MATA32 Final Exam Analysis

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University of Toronto Scarborough
Raymond Grinnell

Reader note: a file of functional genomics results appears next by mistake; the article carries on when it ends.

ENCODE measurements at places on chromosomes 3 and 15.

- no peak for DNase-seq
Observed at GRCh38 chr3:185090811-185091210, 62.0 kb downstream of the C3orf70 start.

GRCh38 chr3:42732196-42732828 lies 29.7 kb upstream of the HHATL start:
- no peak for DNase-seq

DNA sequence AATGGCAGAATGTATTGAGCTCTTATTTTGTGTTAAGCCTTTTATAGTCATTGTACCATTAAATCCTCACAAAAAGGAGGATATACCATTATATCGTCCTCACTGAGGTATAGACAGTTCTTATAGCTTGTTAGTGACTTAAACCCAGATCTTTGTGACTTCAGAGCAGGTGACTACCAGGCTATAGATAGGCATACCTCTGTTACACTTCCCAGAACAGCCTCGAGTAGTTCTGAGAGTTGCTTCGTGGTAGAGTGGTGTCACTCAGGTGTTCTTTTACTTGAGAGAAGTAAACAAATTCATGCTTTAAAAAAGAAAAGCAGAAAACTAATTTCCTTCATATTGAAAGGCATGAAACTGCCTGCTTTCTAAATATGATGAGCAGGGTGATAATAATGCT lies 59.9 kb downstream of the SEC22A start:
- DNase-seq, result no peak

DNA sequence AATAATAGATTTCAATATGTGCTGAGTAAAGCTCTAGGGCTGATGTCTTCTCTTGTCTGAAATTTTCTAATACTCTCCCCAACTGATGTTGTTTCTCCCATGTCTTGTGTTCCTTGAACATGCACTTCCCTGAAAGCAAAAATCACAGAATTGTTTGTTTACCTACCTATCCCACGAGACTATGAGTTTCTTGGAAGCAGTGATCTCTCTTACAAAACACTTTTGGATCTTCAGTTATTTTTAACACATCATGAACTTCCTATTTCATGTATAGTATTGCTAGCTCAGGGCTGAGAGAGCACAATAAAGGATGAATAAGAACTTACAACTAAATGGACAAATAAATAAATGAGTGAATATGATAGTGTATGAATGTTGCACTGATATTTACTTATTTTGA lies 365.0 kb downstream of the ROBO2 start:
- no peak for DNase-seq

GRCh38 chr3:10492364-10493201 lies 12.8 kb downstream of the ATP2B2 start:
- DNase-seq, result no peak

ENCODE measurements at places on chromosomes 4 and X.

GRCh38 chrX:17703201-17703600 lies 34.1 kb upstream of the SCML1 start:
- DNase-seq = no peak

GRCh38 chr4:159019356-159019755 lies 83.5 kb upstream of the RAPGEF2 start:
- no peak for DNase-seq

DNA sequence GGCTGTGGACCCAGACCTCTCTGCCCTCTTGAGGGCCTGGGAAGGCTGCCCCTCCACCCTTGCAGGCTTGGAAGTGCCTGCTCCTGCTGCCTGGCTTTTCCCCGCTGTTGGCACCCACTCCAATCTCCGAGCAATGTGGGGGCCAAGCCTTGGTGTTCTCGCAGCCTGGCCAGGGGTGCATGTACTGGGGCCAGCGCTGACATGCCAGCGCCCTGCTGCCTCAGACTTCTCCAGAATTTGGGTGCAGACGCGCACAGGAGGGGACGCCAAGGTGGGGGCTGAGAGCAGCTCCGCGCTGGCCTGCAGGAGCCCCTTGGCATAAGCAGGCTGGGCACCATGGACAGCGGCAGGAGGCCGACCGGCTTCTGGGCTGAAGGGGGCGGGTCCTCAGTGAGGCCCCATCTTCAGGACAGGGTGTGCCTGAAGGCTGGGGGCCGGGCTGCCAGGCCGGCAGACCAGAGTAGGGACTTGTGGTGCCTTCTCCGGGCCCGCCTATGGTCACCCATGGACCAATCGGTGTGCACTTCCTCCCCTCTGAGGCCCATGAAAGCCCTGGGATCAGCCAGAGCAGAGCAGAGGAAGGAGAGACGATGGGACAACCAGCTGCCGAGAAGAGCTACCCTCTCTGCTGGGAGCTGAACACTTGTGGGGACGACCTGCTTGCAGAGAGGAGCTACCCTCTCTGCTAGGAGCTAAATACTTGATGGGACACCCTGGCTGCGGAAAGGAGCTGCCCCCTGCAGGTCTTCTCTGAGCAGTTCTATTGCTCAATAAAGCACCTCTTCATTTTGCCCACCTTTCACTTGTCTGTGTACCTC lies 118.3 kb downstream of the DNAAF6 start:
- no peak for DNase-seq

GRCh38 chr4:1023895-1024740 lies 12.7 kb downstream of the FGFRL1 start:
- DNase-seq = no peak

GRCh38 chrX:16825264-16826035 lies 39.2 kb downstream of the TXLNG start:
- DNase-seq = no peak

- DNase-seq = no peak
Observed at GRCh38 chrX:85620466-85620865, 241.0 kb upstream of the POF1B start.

Final Exam Analysis: MATA32 – Calculus for Management I 1. TEST BREAKDOWN The MATA32 final exam is generally cumulative, covering 5 main topics: the 3 main topics covered on the midterm test, an expansion of the differentiation topic, and the new topic of integration. These are listed below.  Financial Mathematics  Limits  Differentiation  Derivatives & Applications (includes implicit & logarithmic differentiation, Newton’s Method, higher-order derivatives, and curve sketching)  Integrals & Applications The test is usually 180 minutes (3 hours) in length, and the format is very similar to that of the midterm test:  A) Multiple Choice Questions (usually 10-12 total)  B) Full Solution Problems (usually 7-10 total) 2. TEST STATISTICS Winter 2013 Fall2012 Old Old New Topics New Topics Content 45% Content 47% 55% 53% Winter 2012 Fall2011 New Content Old New Old 43% Topics Content Topics 57% 50% 50% Winter 2011 Fall2010 Old Old Topics New Topics New 42% Content 44% Content 56% 58% 1 Final Exam Analysis: MATA32 – Calculus for Management I 3. TOPIC SUMMARIES All sectionthand pages cited refer to the course textbook, Introductory Mathematical Analysis, 13 ed. by Haeussler, Paul, & Wood. < KNOWLEDGE SUMMARY > FINANCIAL MATHEMATICS See Midterm Exam LIMITS Analysis DIFFERENTIATION DERIVATIVES & APPLICATIONS Implicit & Logarithmic Differentiation (§12.4-12.5) An equation of the form (e.g. ) does not express explicitly as a function of . That is to say, in such equationis expressed implicitly as a function of . To find , we use the technique of implicit differentiation (described on p. 557). Logarithmic differentiation (described on p. 561) is a technique used to ease the process of differentiating functions involving products, quotients, or powers – especially those of the form , where and are both functions of , and thus variable as opposed to constant. Newton’s Method (§12.6) Finding the roots of a non-polynomial function or even a polynomial function of degree >2, can often prove to be a tedious (or impossible) task by standard methods. Hence, we may settle for approximate roots. Newton’s method (discussed on pp. 564-565) is often useful in this regard. Given an initial approximation (or “seed”) , successive approximations of roots of the equation are given by the following iteration formula, provided that is differentiable: where Higher-Order Derivatives (§12.7) See p. 568. Convenient notation for derivatives: 2 Final Exam Analysis: MATA32 – Calculus for Management I (“ th derivative of ”, particularly handy for derivatives of order higher than 3) Curve Sketching (Ch. 13) A nice chapter summary can be found on pp. 620-621. A function is increasing [decreasing] on an interval iff : Extrema are maxima and minima. Relative (or local) extrema and the 1 -derivative test are discussed in §13.1. Extreme Value Thm. (EVT): If a function is continuous on , then s.t. . (I.e., has both an absolute/global maximum and minimum value over .) The closed-interval method
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